This year was an exception; we took a year off of that because we wanted to do it at home. Also a trip around June or July. Now, why is this important? It’s important because with these extended trips, and of course I’m just pulling a number out of my ass, but I would say 90 percent of the gift is to yourself and others; the anticipation of the experience. This is why it’s so important to schedule and block it out ahead of time.
So extended trip midyear; extended trip at the end of the year. That means you have something to look forward to every six months. Alright, now there are a few reasons that I started doing this. So you’re going to put these various trips, these various activities, etc., in the calendar. One of the reasons I started focusing on these types of in advance purchases was because I read a book, and I would give it really a 7 out of 10. There are aspects of the book that I perhaps disagree with, but I’ll get to that. The title of the book is Happy Money: The Science of Happier Spending. This is by Elizabeth Dunn and Michael Norton, and really it answers the question “can money by happiness?” The answer is that money is – well, these are my words – necessary, but not sufficient in a way for happiness per say, but can you use money to increase your wellbeing and effectively happiness in different degrees?
And the answer is yes, absolutely. So they focus on five core principles. There are some issues with the social science observational data confusing correlation with causation, etc., all of that. But I did find it useful as thinking of a framework. Some of the questions they would ask are – and I know we’re jumping around; this is the Danish butter cookies and caffeine in action. But the questions they might ask would include when you’re considering a purchase, how will this affect how I use my time? So for any purchase, how will this affect how I use my time? That’s a good one to write down. This is actually very versatile. It could be something you’re considering doing in the future; it could purchasing this and anticipating enjoying it six months from now affect how I use my time now, etc.? Next is how will I use this thing on Tuesday nights?
Next Tuesday, how I will I use this on Tuesday nights, or next Tuesday? In effect what you’re doing is you’re turning decisions of dollars into decisions of time; how purchases will affect how you use your time. So another analysis that I do, or review, in addition to the iCal or calendar review and 80/20 analysis positive and negative is I’ll go through my five minute journal. So many of you have heard me talk about this before. The five minute journal has a series of prompts that you answer in the morning and at night. It takes about five minutes, certainly less than that; three minutes in the morning, maybe three minutes at night. There are a few bullets at the end, such as three amazing things that happened today; how could I have made today better, and I am grateful for, at the very top. When you go through your logs and you read your entries, which are one page apiece in the five minute journal, you will spot patterns. This informs also how you then start to put things into your calendar and schedule.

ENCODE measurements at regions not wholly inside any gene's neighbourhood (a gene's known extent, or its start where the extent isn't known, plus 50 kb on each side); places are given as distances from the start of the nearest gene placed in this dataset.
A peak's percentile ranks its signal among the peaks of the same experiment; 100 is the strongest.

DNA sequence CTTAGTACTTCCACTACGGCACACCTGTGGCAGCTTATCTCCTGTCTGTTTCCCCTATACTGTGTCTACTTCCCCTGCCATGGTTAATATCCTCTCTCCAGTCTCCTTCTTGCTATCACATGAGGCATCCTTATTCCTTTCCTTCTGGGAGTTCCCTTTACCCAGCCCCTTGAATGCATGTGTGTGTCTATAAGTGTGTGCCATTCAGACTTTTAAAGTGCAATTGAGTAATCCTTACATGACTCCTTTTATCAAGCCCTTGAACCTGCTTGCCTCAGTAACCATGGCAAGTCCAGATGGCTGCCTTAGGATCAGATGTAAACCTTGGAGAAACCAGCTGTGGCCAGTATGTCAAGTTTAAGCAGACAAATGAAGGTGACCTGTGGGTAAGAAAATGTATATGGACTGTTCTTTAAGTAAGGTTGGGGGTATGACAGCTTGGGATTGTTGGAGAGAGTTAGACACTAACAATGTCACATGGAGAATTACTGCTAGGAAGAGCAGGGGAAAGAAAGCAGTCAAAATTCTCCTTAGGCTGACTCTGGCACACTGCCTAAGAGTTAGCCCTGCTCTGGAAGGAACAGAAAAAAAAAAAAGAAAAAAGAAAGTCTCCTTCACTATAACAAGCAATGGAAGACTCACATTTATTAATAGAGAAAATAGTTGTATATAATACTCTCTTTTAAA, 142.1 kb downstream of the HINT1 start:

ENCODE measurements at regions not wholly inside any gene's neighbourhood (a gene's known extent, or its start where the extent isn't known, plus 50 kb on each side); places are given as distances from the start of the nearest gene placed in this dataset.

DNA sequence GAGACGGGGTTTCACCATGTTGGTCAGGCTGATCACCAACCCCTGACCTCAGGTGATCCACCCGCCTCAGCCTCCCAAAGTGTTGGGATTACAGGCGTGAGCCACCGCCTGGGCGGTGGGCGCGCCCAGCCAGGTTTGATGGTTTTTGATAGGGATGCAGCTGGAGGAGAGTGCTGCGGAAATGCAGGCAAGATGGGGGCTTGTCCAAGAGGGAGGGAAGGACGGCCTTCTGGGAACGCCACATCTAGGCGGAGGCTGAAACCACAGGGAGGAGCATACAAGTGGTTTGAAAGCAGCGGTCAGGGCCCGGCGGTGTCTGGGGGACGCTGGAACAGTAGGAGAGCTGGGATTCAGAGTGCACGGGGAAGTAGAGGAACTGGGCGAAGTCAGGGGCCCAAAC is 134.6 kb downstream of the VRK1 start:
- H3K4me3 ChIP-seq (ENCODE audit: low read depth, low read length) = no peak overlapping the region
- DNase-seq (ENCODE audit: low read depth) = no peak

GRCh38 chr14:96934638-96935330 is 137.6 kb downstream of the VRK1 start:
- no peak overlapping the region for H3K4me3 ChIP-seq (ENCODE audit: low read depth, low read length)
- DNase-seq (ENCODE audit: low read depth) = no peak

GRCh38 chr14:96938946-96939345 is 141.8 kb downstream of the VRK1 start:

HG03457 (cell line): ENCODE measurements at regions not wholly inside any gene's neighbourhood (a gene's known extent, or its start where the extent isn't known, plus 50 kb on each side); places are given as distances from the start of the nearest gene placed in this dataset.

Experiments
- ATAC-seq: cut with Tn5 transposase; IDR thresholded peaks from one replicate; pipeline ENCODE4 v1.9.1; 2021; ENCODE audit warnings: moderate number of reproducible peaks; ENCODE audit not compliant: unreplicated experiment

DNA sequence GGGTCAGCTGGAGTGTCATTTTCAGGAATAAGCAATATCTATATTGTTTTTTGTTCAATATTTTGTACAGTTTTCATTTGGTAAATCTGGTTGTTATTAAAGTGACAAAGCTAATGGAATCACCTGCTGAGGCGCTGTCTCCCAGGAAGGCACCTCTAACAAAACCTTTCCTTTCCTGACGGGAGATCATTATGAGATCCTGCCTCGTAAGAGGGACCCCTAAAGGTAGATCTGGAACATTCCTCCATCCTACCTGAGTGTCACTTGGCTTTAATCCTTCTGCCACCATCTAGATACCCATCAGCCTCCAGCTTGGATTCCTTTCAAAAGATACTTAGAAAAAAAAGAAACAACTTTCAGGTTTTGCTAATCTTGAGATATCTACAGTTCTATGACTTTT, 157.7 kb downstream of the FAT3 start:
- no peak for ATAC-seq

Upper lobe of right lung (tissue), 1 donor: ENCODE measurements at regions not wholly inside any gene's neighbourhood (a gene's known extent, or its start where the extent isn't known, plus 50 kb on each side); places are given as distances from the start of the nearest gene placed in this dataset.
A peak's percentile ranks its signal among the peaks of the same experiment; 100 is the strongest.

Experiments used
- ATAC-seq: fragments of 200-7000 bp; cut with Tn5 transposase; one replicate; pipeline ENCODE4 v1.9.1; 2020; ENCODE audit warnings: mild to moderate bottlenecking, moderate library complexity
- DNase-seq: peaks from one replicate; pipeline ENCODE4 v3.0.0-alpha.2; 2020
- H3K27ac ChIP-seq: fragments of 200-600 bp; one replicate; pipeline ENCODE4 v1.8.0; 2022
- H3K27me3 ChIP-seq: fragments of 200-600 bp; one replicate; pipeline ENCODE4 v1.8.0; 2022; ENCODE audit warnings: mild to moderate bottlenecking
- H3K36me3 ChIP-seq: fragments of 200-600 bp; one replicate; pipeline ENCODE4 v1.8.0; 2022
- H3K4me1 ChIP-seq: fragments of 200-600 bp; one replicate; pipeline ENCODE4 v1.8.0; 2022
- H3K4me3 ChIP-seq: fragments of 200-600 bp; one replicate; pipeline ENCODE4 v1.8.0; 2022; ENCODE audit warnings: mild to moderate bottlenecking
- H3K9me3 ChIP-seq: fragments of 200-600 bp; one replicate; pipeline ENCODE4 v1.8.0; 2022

Alright, when I read this book Happy Money, this was some time ago, I started to do quite a few things. I would ask questions, and I’m going to ask these types of questions of myself now. And this relates also to something that a gent named Dan Sullivan, who owns a company called Strategic Coach. This is a point he has made, which is if you have money to solve a problem, it isn’t a problem; and I’m a paraphrasing here. So there are certain questions you can ask yourself; I have these written down. I’m saying so a lot; it seems like that might be the 100 percent cacao chocolate kicking in. Alright, $100.00 to most increase happiness, question mark. If I could only use a $100.00 right now to most increase my happiness, what would it be? How would I apply it? And then I have $500.00 to most increase happiness, question mark. $1,000 to most increase happiness, question mark.
Last year some of the answers were gymnastics rack. That is a stall bar, or a stall wall, ala gymnastic strength training, as well as pads. These are sort of roll out gymnastics mats, effectively, for doing acro yoga and so on. And I did purchases these things, and they did dramatically improve both my physical wellbeing and just general psychological wellbeing. So the direct translation; check, check, they both really worked. And then, this of course dependent on your particular financial situation, but if you were to take, say, 10 to 20 percent of your liquid income that you can afford to lose –this is important – 10 to 20 percent of your liquid cash, let’s just call it, that you can afford to lose; how would you apply it to increase your quality of life? And this comes back to sort of spending money to affect how you utilize your time. Are there three things that you would most like to add to your life; three things you would most like to remove from your life?
I don’t know why I like thinking in threes so much, but I find it very helpful. So one of them, for me, was figuring out – this was last year – how to completely extricate myself from a lot of the tax and estate planning management aspects in my life and my family’s. Another one, I did not end up doing this, I guess this was probably a little bit over a year ago; I put matchmaker, question mark; wing woman, question mark. I’m not sure if you can pay for a wing woman; you probably can. But I was thinking matchmaker because a friend of mine, a very successful guy, actually met a wonderful woman, and they ended up getting married through a matchmaker. I was like you know what? Maybe all this online stuff is a little too complicated and time consuming. I did not end up going to that.